The Eighth Amendment protection against cruel and unusual punishments prohibits inherently barbaric punishments, and excessive punishments that are disproportionate to the crime. In other words, even if a punishment or term of imprisonment is not, in the abstract, cruel and unusual, it may be for a particular offense. “Even one day in prison would be a cruel and unusual punishment for the ‘crime’ of having a common cold.” Robinson v. California, 370 U.S. 660, 667 (1962).

What are examples of cruel and unusual punishment?

The Cruel and Unusual Punishments Clause prohibits the imposition of inherently barbaric punishments under all circumstances. Punishments of mistreatment such as torture, for example, are forbidden. The government must respect the human attributes, even of those who have committed serious crimes.

When assessing proportionality of the length of imprisonment for a particular crime, courts begin by comparing the gravity of the offense with the severity of the sentence. If the comparison leads to an inference of gross disproportionality, courts then compare the defendant’s sentence with the sentences received by other offenders in the same jurisdiction and with the sentences imposed for the same crime in other jurisdictions. If the analysis validates an initial judgment that the sentence is grossly disproportionate, the sentence is cruel and unusual.

Below are examples of disproportionate “term-of-years sentences” compared to the circumstances of each case:

  • In Weems v. United States, the U.S. Supreme Court held the punishment of 12 years jailed in irons at hard and painful labor for the crime of falsifying records was excessive.
  • In Solem v. Helm, the defendant was convicted of passing a worthless check, and sentenced to life without parole because it was his seventh (nonviolent) felony. The U.S. Supreme Court held it was a disproportionate sentence, and thus violated the Eighth Amendment.
  • In Graham v. Florida, the defendant was 17 years old when he was sentenced to life without the possibility of parole (unless granted executive clemency) for burglary. The U.S. Supreme Court held the sentencing practice of life without parole for nonhomicide crimes committed by juvenile offenders—meaning anyone under 18 at the time of the offense—violates the Eighth Amendment prohibition of excessive punishments.

By contrast, the Supreme Court has upheld similar punishments in other cases with comparable fact scenarios:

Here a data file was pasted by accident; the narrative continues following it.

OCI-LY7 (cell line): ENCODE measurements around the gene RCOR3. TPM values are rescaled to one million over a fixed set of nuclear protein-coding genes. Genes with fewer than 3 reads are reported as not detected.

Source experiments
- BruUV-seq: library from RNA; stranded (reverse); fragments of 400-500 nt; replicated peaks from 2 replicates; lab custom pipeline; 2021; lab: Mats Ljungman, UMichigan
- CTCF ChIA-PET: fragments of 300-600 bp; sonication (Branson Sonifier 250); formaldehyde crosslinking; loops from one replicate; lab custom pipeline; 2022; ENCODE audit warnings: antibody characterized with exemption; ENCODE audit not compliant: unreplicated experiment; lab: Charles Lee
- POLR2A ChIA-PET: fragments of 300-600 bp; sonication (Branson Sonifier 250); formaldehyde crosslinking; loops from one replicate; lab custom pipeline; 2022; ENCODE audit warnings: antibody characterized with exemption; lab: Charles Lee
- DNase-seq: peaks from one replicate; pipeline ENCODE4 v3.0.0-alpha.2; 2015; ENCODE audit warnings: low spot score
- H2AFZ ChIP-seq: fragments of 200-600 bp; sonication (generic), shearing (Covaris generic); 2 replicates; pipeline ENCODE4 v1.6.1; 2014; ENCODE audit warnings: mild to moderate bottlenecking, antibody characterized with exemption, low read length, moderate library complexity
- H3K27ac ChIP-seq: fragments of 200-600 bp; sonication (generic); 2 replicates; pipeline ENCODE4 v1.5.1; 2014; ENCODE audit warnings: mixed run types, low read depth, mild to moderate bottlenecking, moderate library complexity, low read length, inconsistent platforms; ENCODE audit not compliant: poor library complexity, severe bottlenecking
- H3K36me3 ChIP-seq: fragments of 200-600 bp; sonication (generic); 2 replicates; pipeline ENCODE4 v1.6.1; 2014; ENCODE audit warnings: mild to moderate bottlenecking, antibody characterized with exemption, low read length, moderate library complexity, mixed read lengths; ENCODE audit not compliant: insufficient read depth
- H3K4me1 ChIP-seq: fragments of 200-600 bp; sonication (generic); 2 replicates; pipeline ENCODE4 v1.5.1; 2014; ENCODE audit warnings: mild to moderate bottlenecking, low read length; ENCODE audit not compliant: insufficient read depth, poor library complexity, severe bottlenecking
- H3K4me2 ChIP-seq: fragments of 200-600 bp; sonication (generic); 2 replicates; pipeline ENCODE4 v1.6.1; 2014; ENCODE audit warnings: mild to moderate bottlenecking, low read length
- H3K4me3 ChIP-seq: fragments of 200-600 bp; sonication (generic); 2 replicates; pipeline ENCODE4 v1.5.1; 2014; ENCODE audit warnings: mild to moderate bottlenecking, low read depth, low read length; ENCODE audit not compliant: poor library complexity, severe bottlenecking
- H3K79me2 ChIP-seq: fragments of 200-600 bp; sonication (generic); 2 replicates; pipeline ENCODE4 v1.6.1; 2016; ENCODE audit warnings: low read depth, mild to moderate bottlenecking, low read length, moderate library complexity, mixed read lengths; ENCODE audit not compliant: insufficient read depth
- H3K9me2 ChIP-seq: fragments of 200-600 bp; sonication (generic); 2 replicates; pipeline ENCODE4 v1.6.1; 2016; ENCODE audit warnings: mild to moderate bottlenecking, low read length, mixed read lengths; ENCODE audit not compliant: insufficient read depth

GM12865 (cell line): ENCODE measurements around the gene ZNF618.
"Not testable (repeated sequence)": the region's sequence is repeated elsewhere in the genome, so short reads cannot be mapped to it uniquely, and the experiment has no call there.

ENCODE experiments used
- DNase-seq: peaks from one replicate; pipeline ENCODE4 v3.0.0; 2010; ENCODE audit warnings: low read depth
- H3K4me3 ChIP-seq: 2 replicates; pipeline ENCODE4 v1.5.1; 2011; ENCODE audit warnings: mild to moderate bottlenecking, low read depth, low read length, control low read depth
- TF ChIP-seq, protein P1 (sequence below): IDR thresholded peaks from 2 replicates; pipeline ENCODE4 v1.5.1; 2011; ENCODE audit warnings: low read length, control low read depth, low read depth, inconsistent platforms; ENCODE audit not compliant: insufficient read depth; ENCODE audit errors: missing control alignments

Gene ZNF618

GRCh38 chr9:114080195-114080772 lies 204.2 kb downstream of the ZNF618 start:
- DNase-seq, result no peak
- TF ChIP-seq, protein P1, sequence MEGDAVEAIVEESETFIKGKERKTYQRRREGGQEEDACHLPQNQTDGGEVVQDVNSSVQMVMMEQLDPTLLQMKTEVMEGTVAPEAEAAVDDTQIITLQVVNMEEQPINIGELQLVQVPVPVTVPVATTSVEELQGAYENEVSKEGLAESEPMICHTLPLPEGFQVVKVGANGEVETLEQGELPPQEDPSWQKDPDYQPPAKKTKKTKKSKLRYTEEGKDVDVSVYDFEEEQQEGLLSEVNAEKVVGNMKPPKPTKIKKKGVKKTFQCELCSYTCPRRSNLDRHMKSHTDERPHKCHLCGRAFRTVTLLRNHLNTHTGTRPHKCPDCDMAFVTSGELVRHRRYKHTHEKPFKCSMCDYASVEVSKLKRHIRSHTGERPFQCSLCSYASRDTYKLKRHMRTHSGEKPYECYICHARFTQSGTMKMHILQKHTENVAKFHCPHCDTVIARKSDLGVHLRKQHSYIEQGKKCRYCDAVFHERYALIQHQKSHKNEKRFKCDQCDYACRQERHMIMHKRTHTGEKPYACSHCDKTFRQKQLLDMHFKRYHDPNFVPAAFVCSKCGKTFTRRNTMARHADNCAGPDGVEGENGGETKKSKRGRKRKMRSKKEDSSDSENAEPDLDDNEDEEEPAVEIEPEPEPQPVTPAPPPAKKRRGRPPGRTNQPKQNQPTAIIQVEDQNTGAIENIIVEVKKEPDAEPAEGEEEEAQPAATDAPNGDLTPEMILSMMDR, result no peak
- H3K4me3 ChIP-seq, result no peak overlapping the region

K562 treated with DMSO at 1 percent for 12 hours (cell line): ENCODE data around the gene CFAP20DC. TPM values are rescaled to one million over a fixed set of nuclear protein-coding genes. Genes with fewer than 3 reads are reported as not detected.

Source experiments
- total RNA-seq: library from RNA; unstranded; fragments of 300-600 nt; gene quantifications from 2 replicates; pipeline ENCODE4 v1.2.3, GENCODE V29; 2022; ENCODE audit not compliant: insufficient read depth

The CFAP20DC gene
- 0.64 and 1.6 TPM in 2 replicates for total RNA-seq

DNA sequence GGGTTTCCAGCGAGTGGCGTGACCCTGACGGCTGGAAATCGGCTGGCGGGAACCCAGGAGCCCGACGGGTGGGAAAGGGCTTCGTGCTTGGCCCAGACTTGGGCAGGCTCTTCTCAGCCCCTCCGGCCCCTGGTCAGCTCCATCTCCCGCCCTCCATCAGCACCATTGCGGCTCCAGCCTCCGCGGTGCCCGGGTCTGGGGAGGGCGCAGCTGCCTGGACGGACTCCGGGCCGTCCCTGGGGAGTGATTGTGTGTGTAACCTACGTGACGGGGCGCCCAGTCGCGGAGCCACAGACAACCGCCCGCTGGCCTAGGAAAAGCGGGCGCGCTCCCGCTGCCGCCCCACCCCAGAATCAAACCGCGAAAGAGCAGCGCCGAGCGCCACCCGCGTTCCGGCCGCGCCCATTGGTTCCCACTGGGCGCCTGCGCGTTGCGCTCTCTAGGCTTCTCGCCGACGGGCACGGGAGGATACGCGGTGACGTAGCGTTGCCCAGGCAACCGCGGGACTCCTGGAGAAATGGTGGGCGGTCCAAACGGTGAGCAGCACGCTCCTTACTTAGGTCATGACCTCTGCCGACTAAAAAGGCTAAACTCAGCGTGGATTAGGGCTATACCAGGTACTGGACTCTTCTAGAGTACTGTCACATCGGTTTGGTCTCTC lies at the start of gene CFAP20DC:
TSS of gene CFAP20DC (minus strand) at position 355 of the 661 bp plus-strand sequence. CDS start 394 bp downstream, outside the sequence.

• In Ewing v. California, under California’s three-strikes recidivist sentencing scheme, the defendant was sentenced to 25 years to life for stealing golf clubs worth a total of $1,197. The defendant had been convicted of several thefts, three felony burglaries, and one felony robbery, and was on parole at the time he stole the golf clubs. The U.S. Supreme Court weighed the circumstances of the offense, the sentencing scheme designed to increase the prison terms of repeat felons, and the defendant’s criminal history, and determined the sentence was not cruel and unusual under the Eighth Amendment.
  • In Harmelin v. Michigan, the defendant was sentenced to life without parole for possessing more than 650 grams of cocaine, which was upheld by the U.S. Supreme Court as constitutional, and not disproportionately cruel and unusual.
  • In Hutto v. Davis, the defendant was sentenced to 40 years for possessing less than nine ounces of marijuana with intent to distribute. A sharply divided U.S. Supreme Court upheld the sentence as constitutional, despite the state legislature’s post-conviction reduction of the maximum prison term for the same offense to 10 years.
  • In Rummel v. Estelle, the defendant was sentenced to life imprisonment as an habitual felony offender for his third felony conviction: obtaining $120.75 by false pretenses. He had previously been convicted of passing a forged check for $28.36, and of fraudulently using a credit card to obtain $80 worth of goods or services. The U.S. Supreme Court held the sentence was not cruel and unusual under the Eighth Amendment.

The Supreme Court explained in Rummel that Eighth Amendment judgments should neither be nor appear to be merely the subjective views of individual Justices. The excessiveness of one prison term as compared to another is invariably a subjective determination, there being no clear way to make any constitutional distinction between one term of years and a shorter or longer term of years. For crimes classified and classifiable as felonies, the length of the sentence actually imposed is purely a matter of legislative prerogative.

Can prison conditions be cruel and unusual punishment?